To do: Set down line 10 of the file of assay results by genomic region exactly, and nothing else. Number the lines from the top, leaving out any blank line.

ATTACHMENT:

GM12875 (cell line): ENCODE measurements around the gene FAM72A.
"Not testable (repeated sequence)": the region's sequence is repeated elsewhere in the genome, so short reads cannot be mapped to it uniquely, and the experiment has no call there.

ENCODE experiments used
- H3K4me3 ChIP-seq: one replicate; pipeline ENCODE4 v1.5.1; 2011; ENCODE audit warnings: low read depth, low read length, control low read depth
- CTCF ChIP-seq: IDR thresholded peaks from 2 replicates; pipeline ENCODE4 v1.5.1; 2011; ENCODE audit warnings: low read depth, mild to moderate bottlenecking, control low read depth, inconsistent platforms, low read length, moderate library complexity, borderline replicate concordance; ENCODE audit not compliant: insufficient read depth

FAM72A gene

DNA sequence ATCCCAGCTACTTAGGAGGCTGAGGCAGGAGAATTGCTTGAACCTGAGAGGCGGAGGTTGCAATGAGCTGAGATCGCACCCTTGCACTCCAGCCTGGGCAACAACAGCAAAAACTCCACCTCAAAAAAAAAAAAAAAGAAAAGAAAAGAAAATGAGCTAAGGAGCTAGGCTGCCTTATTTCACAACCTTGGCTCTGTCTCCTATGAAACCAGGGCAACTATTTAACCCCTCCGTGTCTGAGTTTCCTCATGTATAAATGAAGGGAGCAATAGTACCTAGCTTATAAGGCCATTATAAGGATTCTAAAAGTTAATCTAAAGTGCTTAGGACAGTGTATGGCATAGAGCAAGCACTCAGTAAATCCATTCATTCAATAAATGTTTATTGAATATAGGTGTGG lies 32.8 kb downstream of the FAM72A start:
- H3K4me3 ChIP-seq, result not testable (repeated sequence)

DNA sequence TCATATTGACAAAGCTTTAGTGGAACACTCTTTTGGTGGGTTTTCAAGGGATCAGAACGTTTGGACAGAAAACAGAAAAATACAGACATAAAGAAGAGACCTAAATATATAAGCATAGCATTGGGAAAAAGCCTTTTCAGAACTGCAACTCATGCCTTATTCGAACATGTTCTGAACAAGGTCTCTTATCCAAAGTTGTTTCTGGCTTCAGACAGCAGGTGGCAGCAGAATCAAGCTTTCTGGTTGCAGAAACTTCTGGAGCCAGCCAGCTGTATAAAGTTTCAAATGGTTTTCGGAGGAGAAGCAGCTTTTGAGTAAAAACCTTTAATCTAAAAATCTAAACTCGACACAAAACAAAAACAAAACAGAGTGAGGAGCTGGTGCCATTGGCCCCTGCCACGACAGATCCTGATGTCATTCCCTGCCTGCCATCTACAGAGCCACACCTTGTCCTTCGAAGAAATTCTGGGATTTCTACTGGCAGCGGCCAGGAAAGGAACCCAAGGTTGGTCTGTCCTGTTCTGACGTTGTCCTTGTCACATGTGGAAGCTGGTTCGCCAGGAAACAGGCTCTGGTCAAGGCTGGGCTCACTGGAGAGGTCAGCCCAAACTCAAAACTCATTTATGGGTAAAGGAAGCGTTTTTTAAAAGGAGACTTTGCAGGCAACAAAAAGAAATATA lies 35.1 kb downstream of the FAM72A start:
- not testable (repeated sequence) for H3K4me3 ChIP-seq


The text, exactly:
- not testable (repeated sequence) for H3K4me3 ChIP-seq